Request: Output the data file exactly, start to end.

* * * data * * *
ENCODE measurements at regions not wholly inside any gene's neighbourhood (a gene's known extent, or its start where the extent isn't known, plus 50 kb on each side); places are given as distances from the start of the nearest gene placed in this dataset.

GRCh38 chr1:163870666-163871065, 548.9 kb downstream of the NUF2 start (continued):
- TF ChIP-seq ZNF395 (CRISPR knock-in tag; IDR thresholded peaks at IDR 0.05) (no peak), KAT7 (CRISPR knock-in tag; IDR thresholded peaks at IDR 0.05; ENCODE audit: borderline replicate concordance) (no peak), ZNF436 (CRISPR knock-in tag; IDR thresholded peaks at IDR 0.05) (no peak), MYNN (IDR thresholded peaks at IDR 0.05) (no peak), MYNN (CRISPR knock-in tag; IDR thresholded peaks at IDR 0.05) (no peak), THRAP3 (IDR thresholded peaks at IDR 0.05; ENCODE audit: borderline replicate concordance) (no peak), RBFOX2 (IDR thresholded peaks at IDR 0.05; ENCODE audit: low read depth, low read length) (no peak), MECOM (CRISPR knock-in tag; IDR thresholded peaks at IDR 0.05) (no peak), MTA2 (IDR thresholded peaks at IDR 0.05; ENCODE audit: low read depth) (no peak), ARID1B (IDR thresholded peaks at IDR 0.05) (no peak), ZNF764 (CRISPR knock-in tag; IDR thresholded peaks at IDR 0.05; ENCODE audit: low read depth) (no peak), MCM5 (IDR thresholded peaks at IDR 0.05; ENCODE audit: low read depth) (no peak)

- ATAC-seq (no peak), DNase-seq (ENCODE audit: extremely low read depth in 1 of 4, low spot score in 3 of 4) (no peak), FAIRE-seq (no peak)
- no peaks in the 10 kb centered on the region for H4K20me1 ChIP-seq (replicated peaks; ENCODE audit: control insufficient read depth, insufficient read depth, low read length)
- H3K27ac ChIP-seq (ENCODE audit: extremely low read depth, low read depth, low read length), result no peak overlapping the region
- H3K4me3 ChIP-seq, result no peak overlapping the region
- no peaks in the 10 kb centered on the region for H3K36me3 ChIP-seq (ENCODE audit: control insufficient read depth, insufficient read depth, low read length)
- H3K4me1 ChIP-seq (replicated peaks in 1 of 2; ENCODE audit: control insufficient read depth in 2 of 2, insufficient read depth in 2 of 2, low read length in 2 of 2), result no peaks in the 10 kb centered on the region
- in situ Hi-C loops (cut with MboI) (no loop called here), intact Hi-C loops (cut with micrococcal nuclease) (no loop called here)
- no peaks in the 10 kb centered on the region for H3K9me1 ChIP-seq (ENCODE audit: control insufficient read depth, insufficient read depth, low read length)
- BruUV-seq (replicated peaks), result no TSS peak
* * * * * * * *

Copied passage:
ENCODE measurements at regions not wholly inside any gene's neighbourhood (a gene's known extent, or its start where the extent isn't known, plus 50 kb on each side); places are given as distances from the start of the nearest gene placed in this dataset.

GRCh38 chr1:163870666-163871065, 548.9 kb downstream of the NUF2 start (continued):
- TF ChIP-seq ZNF395 (CRISPR knock-in tag; IDR thresholded peaks at IDR 0.05) (no peak), KAT7 (CRISPR knock-in tag; IDR thresholded peaks at IDR 0.05; ENCODE audit: borderline replicate concordance) (no peak), ZNF436 (CRISPR knock-in tag; IDR thresholded peaks at IDR 0.05) (no peak), MYNN (IDR thresholded peaks at IDR 0.05) (no peak), MYNN (CRISPR knock-in tag; IDR thresholded peaks at IDR 0.05) (no peak), THRAP3 (IDR thresholded peaks at IDR 0.05; ENCODE audit: borderline replicate concordance) (no peak), RBFOX2 (IDR thresholded peaks at IDR 0.05; ENCODE audit: low read depth, low read length) (no peak), MECOM (CRISPR knock-in tag; IDR thresholded peaks at IDR 0.05) (no peak), MTA2 (IDR thresholded peaks at IDR 0.05; ENCODE audit: low read depth) (no peak), ARID1B (IDR thresholded peaks at IDR 0.05) (no peak), ZNF764 (CRISPR knock-in tag; IDR thresholded peaks at IDR 0.05; ENCODE audit: low read depth) (no peak), MCM5 (IDR thresholded peaks at IDR 0.05; ENCODE audit: low read depth) (no peak)

- ATAC-seq (no peak), DNase-seq (ENCODE audit: extremely low read depth in 1 of 4, low spot score in 3 of 4) (no peak), FAIRE-seq (no peak)
- no peaks in the 10 kb centered on the region for H4K20me1 ChIP-seq (replicated peaks; ENCODE audit: control insufficient read depth, insufficient read depth, low read length)
- H3K27ac ChIP-seq (ENCODE audit: extremely low read depth, low read depth, low read length), result no peak overlapping the region
- H3K4me3 ChIP-seq, result no peak overlapping the region
- no peaks in the 10 kb centered on the region for H3K36me3 ChIP-seq (ENCODE audit: control insufficient read depth, insufficient read depth, low read length)
- H3K4me1 ChIP-seq (replicated peaks in 1 of 2; ENCODE audit: control insufficient read depth in 2 of 2, insufficient read depth in 2 of 2, low read length in 2 of 2), result no peaks in the 10 kb centered on the region
- in situ Hi-C loops (cut with MboI) (no loop called here), intact Hi-C loops (cut with micrococcal nuclease) (no loop called here)
- no peaks in the 10 kb centered on the region for H3K9me1 ChIP-seq (ENCODE audit: control insufficient read depth, insufficient read depth, low read length)
- BruUV-seq (replicated peaks), result no TSS peak